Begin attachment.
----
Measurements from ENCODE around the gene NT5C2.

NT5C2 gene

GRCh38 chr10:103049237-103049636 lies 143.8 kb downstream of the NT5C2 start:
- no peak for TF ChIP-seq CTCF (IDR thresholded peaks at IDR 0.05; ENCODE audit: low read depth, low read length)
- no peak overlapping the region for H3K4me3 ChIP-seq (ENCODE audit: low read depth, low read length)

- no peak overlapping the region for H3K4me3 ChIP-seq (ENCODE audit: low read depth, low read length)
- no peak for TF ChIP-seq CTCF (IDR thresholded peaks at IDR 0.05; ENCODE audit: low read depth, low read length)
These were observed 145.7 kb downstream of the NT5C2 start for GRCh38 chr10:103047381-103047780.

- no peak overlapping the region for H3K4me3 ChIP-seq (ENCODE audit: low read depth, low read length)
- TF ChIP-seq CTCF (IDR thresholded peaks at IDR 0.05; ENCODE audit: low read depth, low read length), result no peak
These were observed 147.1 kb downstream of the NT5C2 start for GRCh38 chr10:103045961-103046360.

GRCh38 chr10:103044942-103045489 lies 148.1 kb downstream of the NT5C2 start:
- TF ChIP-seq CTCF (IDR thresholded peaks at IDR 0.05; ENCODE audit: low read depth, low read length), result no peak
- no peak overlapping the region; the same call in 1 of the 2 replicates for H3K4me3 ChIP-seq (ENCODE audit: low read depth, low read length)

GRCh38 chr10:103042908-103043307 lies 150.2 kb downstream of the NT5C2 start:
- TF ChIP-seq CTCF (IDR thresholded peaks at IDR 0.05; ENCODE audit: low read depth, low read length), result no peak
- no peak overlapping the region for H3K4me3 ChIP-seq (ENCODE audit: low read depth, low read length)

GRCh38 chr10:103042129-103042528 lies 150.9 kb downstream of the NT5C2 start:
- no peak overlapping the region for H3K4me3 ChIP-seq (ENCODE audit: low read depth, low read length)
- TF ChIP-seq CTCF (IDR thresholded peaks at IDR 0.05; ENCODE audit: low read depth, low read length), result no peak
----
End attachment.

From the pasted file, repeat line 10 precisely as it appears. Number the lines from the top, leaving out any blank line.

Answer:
- TF ChIP-seq CTCF (IDR thresholded peaks at IDR 0.05; ENCODE audit: low read depth, low read length), result no peak